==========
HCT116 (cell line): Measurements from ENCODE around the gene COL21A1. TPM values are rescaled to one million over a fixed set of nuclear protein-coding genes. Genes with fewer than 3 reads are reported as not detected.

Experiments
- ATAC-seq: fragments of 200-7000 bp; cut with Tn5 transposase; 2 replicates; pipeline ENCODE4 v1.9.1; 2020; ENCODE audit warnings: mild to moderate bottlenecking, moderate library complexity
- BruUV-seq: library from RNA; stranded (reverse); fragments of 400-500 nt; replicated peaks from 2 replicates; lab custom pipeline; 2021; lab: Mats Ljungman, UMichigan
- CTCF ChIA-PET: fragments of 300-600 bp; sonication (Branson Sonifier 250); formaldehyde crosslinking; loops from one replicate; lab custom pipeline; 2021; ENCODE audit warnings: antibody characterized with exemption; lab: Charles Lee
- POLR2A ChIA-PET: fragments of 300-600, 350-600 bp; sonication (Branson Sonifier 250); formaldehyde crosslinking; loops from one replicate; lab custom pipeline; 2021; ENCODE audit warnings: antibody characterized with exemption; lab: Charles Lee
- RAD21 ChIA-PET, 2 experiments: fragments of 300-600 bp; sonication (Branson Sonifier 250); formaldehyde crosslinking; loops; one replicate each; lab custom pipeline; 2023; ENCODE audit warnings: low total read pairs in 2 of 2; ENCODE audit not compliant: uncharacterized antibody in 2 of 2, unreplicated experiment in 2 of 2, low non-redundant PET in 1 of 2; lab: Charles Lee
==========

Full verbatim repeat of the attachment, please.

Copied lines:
HCT116 (cell line): Measurements from ENCODE around the gene COL21A1. TPM values are rescaled to one million over a fixed set of nuclear protein-coding genes. Genes with fewer than 3 reads are reported as not detected.

Experiments
- ATAC-seq: fragments of 200-7000 bp; cut with Tn5 transposase; 2 replicates; pipeline ENCODE4 v1.9.1; 2020; ENCODE audit warnings: mild to moderate bottlenecking, moderate library complexity
- BruUV-seq: library from RNA; stranded (reverse); fragments of 400-500 nt; replicated peaks from 2 replicates; lab custom pipeline; 2021; lab: Mats Ljungman, UMichigan
- CTCF ChIA-PET: fragments of 300-600 bp; sonication (Branson Sonifier 250); formaldehyde crosslinking; loops from one replicate; lab custom pipeline; 2021; ENCODE audit warnings: antibody characterized with exemption; lab: Charles Lee
- POLR2A ChIA-PET: fragments of 300-600, 350-600 bp; sonication (Branson Sonifier 250); formaldehyde crosslinking; loops from one replicate; lab custom pipeline; 2021; ENCODE audit warnings: antibody characterized with exemption; lab: Charles Lee
- RAD21 ChIA-PET, 2 experiments: fragments of 300-600 bp; sonication (Branson Sonifier 250); formaldehyde crosslinking; loops; one replicate each; lab custom pipeline; 2023; ENCODE audit warnings: low total read pairs in 2 of 2; ENCODE audit not compliant: uncharacterized antibody in 2 of 2, unreplicated experiment in 2 of 2, low non-redundant PET in 1 of 2; lab: Charles Lee